The other big challenge is that the carriers spent so much for access to the frequencies that they’re having to take extremely large loans to cover those payments to the US government, yet they still need to make investments in network equipment to actually use them. While most believe the risk is well worth the potential long-term reward, debt-laden telcos may be a bit slower to purchase the cell towers, antennas, and other equipment they need to take advantage of their new RF assets than would be ideal. We shall see.
In the meantime, expect to see a lot of handwaving about how to best deploy a 5G network with existing spectrum. Within a few years, however, all the US carriers will likely coalesce their 5G network strategies around mid-band. Low-band sub-6 will end up serving as a supplement for rural coverage and other situations where long range is apparent, and mmWave will primarily serve specialized environments like sports and entertainment venues, airports, and small sections of big cities.
The good news for consumers is, once the first block of C-Band frequencies come online, you can expect to see dramatically improved speeds for 5G over much wider coverage areas. To put it into perspective, many of the low-band 5G services are based on 10 or even 5 MHz chunks of spectrum, versus as much as 100 MHz for C-Band (though it is still much smaller than the potential 800 MHz for mmWave). Of course, there’s much more to final download speeds than just bandwidth—various forms of carrier aggregation, signal compression, massive MIMO antennas, and many other clever tech tricks have a big influence—but it’s still a decent proxy for the 10x or better speed improvements that will be possible with C-Band.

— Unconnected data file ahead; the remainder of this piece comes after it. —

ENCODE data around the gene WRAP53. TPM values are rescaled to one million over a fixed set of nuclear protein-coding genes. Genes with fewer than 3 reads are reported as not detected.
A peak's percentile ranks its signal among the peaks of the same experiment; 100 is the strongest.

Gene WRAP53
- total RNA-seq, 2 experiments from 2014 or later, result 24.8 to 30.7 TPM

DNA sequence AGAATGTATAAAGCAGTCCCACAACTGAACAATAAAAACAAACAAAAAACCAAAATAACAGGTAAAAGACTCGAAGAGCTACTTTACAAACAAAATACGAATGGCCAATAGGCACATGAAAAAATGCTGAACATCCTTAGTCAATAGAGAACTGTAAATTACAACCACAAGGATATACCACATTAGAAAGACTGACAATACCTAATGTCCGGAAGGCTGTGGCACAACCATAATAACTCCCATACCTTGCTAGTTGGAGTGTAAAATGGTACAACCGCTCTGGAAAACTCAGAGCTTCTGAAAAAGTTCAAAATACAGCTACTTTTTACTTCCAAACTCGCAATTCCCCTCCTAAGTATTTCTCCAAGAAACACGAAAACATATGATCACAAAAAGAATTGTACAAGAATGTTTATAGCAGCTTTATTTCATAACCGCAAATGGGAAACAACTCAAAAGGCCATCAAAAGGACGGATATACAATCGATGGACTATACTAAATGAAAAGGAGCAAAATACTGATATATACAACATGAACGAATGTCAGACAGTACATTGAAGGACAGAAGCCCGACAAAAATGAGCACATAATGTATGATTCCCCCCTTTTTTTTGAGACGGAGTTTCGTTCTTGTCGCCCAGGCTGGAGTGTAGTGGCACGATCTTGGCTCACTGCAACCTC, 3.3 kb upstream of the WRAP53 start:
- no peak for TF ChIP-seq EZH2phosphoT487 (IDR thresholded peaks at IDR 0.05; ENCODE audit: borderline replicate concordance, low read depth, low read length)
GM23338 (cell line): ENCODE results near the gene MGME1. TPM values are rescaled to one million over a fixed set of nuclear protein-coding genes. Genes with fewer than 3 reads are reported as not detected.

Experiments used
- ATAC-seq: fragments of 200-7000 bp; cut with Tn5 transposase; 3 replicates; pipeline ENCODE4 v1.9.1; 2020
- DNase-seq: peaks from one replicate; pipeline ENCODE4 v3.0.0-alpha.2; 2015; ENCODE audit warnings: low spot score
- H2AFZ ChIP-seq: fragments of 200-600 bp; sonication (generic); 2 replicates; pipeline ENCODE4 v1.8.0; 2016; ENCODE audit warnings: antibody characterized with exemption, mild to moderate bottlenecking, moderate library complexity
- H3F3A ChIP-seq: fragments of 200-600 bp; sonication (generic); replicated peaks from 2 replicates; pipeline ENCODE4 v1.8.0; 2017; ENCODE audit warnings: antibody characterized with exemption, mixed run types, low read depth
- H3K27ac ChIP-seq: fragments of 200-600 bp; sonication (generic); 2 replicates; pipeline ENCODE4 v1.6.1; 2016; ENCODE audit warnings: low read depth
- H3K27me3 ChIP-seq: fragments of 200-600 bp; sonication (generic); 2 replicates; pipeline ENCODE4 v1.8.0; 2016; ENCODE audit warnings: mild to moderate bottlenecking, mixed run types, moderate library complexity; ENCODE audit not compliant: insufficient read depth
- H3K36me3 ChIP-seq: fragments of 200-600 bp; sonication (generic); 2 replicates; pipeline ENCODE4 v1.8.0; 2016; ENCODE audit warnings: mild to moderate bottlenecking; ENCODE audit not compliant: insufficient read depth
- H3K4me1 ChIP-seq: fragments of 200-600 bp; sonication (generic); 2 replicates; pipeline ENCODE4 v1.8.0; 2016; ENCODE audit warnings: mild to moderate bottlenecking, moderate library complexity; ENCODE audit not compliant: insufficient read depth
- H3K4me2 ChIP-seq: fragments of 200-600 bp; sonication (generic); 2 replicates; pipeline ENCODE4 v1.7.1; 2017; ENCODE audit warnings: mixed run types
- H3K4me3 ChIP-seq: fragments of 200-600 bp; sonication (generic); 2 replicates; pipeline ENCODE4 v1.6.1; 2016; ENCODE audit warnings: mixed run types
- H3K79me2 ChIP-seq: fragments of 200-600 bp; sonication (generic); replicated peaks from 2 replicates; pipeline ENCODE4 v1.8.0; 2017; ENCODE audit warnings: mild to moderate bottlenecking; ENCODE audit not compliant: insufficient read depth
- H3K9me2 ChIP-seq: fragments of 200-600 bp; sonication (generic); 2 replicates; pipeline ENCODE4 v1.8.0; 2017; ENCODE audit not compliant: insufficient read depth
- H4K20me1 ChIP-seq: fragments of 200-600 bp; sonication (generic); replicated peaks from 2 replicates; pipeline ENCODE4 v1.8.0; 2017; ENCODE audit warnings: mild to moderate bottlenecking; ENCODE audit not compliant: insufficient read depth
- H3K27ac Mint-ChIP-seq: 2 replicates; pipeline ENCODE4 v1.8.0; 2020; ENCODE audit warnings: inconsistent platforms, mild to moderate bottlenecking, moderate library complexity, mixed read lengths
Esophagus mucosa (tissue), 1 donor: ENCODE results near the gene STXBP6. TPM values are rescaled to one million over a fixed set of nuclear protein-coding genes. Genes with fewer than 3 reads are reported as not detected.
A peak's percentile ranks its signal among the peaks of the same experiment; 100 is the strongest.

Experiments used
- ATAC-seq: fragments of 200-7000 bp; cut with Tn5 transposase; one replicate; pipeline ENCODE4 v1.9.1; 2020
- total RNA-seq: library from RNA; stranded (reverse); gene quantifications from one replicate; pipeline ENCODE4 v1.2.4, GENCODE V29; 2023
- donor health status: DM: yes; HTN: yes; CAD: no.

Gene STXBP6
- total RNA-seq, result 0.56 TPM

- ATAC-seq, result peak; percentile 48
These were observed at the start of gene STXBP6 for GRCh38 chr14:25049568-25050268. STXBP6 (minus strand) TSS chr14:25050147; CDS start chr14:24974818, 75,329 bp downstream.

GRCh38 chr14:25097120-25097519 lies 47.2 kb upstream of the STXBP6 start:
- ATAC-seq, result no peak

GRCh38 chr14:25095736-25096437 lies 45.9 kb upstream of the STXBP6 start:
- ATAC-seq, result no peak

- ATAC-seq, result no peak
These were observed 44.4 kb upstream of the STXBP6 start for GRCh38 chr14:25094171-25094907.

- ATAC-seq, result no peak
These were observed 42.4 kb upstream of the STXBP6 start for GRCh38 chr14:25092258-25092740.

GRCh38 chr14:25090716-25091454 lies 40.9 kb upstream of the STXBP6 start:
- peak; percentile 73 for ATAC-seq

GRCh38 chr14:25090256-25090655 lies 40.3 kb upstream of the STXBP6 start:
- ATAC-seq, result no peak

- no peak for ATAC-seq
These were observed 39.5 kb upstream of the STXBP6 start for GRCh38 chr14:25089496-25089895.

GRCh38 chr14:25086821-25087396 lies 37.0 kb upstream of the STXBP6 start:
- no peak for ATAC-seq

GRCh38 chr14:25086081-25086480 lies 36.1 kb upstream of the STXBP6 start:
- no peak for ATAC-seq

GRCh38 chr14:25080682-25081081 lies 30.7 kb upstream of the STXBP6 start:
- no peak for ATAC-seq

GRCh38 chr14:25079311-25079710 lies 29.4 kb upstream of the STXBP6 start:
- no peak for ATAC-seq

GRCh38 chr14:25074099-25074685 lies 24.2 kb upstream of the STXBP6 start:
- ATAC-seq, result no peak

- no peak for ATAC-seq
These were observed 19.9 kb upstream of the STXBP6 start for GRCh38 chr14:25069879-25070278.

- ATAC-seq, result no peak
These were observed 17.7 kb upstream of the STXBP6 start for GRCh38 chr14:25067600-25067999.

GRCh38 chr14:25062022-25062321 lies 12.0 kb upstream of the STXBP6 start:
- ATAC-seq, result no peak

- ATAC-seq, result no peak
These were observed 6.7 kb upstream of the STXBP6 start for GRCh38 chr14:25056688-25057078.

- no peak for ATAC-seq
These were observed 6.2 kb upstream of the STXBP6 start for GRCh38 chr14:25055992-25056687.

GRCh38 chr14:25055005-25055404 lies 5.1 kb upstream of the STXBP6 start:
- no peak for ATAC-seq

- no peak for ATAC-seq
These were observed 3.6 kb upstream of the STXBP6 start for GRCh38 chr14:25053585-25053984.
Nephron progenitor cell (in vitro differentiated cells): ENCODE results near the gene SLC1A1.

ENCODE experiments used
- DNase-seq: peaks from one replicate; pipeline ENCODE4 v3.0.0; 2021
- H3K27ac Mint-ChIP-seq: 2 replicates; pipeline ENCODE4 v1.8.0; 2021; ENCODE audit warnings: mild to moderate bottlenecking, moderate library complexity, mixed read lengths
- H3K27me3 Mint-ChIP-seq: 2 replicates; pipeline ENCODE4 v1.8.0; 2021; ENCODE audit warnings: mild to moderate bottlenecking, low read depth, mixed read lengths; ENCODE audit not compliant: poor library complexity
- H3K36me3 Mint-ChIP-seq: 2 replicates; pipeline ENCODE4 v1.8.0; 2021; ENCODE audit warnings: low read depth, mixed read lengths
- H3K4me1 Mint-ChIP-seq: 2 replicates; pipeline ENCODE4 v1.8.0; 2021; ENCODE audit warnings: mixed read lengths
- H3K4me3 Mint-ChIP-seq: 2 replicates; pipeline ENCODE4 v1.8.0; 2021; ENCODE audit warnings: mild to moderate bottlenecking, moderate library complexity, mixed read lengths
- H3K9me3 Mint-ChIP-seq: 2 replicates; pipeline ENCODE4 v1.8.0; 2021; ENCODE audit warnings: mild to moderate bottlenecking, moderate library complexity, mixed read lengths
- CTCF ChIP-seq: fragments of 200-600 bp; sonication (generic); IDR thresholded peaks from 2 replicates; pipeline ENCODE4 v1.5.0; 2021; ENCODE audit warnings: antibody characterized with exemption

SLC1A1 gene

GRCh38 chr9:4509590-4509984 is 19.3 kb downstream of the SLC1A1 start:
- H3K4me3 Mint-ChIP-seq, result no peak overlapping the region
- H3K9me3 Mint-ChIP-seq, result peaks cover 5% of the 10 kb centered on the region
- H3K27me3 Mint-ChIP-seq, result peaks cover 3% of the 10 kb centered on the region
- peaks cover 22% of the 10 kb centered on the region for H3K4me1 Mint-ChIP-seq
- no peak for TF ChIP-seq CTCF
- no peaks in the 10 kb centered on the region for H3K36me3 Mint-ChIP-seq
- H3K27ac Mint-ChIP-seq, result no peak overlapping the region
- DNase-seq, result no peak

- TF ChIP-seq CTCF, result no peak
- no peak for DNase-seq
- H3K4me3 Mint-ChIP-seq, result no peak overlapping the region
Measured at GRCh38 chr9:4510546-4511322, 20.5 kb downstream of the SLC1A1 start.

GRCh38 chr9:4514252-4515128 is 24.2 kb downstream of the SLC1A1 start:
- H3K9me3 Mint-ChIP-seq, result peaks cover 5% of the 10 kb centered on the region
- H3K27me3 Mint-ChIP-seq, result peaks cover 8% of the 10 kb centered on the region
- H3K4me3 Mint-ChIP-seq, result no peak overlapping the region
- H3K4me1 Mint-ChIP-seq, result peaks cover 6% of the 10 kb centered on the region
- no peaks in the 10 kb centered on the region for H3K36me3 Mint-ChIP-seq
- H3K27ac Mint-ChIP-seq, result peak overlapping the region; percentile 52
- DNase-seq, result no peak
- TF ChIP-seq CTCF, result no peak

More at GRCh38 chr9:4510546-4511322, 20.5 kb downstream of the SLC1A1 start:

From a carrier-specific perspective, whatever C-Band spectrum T-Mobile acquires will be in addition to its existing holdings, giving them a clear technical advantage against the other big carriers, who will essentially be starting from scratch in mid-band. As in many tech areas, simply having the best tech assets doesn’t automatically bestow victory—there’s always a lot of marketing and salesmanship involved as well. Nevertheless, it will be interesting to see how the US 5G carrier competition evolves and whether or not T-Mo can maintain its advantage.
The good news for consumers and businesses is that the release and usage of these new frequencies should finally bring the dramatic shift in 5G performance for which we’ve all been waiting.
Disclosure: TECHnalysis Research is a tech industry market research and consulting firm and, like all companies in that field, works with many technology vendors as clients, some of whom may be listed in this article.